Today there's four new house finch fledglings (three female, one male) and two new cardinal fledglings (one female, one male)! They're so cute with the fluff coming off their chests and their hesitance as to what they should do around the mourning doves.
Nothing exciting today -- no new papercuts yet -- I just boiled some macaroni and when it cools a bit, I'll mix it with tuna and stuff and put it in the fridge for dinner.
A beading friend needed to sell some books to get some money and this was the only one I thought I'd like to read. Annie is a friend of my friend and I've met her as well as reading a fair amount of her older work. I knew when she described the Portland Convention Center early on in the book, that she was accurate because she's been to bead shows there.
This book proposes a way to "blend" personalities and memories from dead people with live people. Our protagonist, Leda (yeah, yeah), is from the Northwest, has been in the Navy, and is a forensic anthropologist with an Egypt fetish. So when an old friend who works for the blending company offers her a new job in Alexandria working with antiquities, she takes it in a second. Her father, Duke, also finagles a job as the company's security chief there. There's a lot of political, social, and geological disasters as people are blended wrong, people die, people change.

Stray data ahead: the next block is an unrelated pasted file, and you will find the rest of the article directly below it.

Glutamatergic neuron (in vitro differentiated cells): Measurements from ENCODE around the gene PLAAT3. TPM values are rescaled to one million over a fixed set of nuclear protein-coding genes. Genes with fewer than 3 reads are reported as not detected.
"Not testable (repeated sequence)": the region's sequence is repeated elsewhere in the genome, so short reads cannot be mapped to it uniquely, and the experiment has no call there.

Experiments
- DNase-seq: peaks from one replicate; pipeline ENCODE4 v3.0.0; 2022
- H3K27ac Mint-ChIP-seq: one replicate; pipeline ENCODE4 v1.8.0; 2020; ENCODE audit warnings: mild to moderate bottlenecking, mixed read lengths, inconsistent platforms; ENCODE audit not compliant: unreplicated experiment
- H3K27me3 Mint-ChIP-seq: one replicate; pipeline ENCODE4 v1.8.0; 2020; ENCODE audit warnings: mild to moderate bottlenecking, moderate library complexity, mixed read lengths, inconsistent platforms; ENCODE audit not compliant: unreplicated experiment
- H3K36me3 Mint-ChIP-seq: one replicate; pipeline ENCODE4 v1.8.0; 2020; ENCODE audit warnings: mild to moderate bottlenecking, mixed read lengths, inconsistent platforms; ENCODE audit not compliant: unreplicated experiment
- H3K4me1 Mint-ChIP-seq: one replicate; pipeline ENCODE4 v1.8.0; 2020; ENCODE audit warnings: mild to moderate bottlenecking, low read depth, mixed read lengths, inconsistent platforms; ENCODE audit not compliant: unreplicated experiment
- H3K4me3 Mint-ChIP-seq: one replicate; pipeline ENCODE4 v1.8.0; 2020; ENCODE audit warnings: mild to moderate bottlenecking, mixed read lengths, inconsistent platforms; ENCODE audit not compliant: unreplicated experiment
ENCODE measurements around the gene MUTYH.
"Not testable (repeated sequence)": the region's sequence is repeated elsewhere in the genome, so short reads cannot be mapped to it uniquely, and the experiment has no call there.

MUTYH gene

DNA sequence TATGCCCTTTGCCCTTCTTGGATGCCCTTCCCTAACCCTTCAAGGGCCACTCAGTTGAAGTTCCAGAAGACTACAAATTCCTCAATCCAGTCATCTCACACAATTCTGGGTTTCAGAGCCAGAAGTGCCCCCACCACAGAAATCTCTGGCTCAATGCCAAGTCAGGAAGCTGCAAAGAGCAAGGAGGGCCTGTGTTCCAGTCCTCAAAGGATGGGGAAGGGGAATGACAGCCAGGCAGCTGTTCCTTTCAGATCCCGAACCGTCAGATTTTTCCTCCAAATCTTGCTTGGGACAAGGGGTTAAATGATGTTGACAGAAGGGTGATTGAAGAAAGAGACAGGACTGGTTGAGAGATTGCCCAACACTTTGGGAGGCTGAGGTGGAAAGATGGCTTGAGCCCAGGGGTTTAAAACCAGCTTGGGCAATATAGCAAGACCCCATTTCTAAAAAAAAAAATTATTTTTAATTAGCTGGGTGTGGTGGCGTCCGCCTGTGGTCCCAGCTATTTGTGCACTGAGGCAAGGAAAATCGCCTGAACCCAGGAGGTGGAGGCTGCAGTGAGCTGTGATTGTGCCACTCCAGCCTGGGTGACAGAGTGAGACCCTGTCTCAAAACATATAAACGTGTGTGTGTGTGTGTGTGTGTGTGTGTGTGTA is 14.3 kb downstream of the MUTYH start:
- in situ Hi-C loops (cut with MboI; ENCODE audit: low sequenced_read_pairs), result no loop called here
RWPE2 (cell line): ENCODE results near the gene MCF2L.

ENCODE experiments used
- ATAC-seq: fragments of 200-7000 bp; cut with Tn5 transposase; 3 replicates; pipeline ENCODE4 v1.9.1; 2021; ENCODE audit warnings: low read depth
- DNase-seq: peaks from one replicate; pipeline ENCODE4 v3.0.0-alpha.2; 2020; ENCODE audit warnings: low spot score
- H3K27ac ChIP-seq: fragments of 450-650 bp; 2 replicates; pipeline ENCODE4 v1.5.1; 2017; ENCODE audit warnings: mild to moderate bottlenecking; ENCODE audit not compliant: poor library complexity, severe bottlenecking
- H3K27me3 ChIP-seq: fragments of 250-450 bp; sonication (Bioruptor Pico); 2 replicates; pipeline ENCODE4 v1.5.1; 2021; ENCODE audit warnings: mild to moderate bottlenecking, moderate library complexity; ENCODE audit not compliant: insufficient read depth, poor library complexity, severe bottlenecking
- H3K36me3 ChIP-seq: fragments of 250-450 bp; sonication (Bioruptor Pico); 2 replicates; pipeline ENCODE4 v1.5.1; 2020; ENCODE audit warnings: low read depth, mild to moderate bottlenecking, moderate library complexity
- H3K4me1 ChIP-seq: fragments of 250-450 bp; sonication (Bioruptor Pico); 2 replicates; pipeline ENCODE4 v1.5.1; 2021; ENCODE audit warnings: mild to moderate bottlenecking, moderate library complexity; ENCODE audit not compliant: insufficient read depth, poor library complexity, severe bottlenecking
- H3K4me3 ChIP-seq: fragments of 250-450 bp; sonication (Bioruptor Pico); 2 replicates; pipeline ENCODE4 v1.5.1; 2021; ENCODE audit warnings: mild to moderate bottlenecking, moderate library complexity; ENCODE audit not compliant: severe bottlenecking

My problems with the book: The science is laughable -- our personalities and memories are encoded in our genes and they can be remastered and processed into other people via a particular light frequency aimed at the eyes. Leda sounds like an idiot and misses vast numbers of clues that pretty much anybody would have seen. I found it easier to read when I gave her Kyra Sedgewick's The Closer sarcastic drawl, which is clearly not how she was intended. And at the end, all the problems get solved by the company owner's money.
There's a sequel, which my friend told me she didn't get because she didn't think this one was good enough and I agree. In fact, I think Annie Scarborough may have been writing with Annie McCaffrey too long. That would explain the science and lack of personality. (I still buy Pern books, I have them from the beginning, but I know it's not great writing.)
I can't recommend this. I'm going to take it to bookgroup because there are two of the women who might want to try it and if they don't, it's going to the Friends of the Library for their sale.